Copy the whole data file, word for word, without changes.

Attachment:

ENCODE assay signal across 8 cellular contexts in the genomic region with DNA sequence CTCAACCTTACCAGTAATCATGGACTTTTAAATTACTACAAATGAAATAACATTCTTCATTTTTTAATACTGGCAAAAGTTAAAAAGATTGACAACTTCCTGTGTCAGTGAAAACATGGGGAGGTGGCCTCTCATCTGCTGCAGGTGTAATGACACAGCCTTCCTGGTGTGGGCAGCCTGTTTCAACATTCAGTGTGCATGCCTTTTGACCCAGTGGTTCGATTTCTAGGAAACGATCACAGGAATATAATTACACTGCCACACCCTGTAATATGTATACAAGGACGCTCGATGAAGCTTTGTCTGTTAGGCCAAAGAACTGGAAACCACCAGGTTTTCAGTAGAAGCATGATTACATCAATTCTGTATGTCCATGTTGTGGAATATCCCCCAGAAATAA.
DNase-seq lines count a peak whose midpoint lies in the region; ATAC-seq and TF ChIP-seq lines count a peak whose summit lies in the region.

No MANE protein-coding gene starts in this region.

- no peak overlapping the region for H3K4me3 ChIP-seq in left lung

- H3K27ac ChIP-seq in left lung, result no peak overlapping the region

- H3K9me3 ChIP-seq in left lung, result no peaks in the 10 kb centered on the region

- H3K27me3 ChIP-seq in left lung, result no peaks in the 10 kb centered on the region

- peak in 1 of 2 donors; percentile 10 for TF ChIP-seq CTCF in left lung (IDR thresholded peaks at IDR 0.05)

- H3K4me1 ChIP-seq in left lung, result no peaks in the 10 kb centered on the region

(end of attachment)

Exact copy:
ENCODE assay signal across 8 cellular contexts in the genomic region with DNA sequence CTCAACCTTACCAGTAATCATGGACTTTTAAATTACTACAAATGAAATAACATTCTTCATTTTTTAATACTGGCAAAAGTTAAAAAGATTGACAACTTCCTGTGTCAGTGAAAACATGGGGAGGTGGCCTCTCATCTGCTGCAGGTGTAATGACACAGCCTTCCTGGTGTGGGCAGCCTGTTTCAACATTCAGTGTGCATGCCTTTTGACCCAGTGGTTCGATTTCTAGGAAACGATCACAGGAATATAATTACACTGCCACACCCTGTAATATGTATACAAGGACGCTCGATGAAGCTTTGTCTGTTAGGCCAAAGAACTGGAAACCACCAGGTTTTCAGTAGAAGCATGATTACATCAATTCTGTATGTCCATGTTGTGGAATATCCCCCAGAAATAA.
DNase-seq lines count a peak whose midpoint lies in the region; ATAC-seq and TF ChIP-seq lines count a peak whose summit lies in the region.

No MANE protein-coding gene starts in this region.

- no peak overlapping the region for H3K4me3 ChIP-seq in left lung

- H3K27ac ChIP-seq in left lung, result no peak overlapping the region

- H3K9me3 ChIP-seq in left lung, result no peaks in the 10 kb centered on the region

- H3K27me3 ChIP-seq in left lung, result no peaks in the 10 kb centered on the region

- peak in 1 of 2 donors; percentile 10 for TF ChIP-seq CTCF in left lung (IDR thresholded peaks at IDR 0.05)

- H3K4me1 ChIP-seq in left lung, result no peaks in the 10 kb centered on the region